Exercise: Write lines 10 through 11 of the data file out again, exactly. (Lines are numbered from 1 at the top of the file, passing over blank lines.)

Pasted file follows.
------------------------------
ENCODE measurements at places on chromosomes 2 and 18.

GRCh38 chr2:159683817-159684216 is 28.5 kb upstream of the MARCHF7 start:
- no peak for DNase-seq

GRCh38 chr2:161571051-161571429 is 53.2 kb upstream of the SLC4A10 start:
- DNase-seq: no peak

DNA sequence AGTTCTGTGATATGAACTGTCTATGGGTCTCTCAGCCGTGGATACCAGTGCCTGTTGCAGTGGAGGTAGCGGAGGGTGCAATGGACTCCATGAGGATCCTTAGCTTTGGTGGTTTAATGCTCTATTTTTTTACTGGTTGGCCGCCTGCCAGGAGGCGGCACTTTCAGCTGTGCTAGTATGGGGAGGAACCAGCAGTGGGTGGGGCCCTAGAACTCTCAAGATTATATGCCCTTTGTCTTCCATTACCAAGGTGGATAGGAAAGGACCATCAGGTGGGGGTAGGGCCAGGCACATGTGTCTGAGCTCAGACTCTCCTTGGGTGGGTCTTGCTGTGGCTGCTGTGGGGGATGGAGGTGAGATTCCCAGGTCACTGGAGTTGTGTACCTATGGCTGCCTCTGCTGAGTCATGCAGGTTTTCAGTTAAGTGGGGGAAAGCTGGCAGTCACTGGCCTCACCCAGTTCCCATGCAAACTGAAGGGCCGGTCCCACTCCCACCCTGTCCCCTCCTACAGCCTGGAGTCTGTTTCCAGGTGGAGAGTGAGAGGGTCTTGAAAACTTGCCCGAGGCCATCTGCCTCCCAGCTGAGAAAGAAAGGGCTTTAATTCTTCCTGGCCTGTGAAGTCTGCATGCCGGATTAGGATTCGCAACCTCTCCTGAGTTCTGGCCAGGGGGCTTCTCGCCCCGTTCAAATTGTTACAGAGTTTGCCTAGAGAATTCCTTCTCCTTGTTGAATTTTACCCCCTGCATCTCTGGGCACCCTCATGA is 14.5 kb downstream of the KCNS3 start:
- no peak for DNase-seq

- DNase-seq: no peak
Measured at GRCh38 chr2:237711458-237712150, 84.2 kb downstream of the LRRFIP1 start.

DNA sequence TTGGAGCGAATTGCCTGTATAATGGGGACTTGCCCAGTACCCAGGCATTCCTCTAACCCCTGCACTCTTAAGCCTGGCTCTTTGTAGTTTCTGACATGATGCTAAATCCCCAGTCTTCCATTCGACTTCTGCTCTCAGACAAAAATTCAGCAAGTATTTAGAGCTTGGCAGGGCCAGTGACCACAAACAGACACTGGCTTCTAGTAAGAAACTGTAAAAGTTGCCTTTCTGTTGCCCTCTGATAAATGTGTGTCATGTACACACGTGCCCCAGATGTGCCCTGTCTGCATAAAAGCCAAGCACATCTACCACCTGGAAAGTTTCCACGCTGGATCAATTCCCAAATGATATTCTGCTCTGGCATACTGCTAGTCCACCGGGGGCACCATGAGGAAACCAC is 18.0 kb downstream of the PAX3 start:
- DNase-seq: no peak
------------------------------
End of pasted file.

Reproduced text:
DNA sequence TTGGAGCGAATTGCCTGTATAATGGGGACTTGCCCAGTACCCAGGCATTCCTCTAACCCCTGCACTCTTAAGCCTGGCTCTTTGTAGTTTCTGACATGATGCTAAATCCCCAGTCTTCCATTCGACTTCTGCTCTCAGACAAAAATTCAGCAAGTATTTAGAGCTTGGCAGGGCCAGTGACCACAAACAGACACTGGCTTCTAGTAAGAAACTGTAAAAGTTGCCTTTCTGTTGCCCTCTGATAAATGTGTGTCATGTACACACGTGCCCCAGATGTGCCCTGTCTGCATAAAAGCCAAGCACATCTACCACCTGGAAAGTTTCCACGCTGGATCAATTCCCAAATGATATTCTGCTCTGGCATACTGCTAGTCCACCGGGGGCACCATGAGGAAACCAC is 18.0 kb downstream of the PAX3 start:
- DNase-seq: no peak